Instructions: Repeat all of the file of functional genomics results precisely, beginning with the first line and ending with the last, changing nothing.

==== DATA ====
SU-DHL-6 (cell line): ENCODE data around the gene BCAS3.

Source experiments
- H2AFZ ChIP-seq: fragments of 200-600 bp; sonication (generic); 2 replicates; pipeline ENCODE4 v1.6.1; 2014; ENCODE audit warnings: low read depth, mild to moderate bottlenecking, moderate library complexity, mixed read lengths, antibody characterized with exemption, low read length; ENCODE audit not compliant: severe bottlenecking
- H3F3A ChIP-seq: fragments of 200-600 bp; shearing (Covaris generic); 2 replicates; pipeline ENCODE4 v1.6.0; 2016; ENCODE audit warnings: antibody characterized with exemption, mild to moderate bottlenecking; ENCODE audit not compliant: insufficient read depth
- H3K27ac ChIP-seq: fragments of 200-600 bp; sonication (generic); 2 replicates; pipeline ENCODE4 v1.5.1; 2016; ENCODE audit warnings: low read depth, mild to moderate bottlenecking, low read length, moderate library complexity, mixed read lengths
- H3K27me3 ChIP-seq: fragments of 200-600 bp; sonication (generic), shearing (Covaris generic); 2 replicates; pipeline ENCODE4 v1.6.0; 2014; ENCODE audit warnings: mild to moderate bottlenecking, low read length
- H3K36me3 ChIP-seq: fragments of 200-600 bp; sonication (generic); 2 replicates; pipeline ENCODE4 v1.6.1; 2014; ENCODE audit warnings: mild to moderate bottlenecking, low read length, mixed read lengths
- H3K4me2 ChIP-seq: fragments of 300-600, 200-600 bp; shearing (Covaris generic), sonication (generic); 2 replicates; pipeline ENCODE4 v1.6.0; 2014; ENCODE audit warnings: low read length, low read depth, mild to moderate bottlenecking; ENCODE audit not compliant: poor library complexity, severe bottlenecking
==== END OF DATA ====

SU-DHL-6 (cell line): ENCODE data around the gene BCAS3.

Source experiments
- H2AFZ ChIP-seq: fragments of 200-600 bp; sonication (generic); 2 replicates; pipeline ENCODE4 v1.6.1; 2014; ENCODE audit warnings: low read depth, mild to moderate bottlenecking, moderate library complexity, mixed read lengths, antibody characterized with exemption, low read length; ENCODE audit not compliant: severe bottlenecking
- H3F3A ChIP-seq: fragments of 200-600 bp; shearing (Covaris generic); 2 replicates; pipeline ENCODE4 v1.6.0; 2016; ENCODE audit warnings: antibody characterized with exemption, mild to moderate bottlenecking; ENCODE audit not compliant: insufficient read depth
- H3K27ac ChIP-seq: fragments of 200-600 bp; sonication (generic); 2 replicates; pipeline ENCODE4 v1.5.1; 2016; ENCODE audit warnings: low read depth, mild to moderate bottlenecking, low read length, moderate library complexity, mixed read lengths
- H3K27me3 ChIP-seq: fragments of 200-600 bp; sonication (generic), shearing (Covaris generic); 2 replicates; pipeline ENCODE4 v1.6.0; 2014; ENCODE audit warnings: mild to moderate bottlenecking, low read length
- H3K36me3 ChIP-seq: fragments of 200-600 bp; sonication (generic); 2 replicates; pipeline ENCODE4 v1.6.1; 2014; ENCODE audit warnings: mild to moderate bottlenecking, low read length, mixed read lengths
- H3K4me2 ChIP-seq: fragments of 300-600, 200-600 bp; shearing (Covaris generic), sonication (generic); 2 replicates; pipeline ENCODE4 v1.6.0; 2014; ENCODE audit warnings: low read length, low read depth, mild to moderate bottlenecking; ENCODE audit not compliant: poor library complexity, severe bottlenecking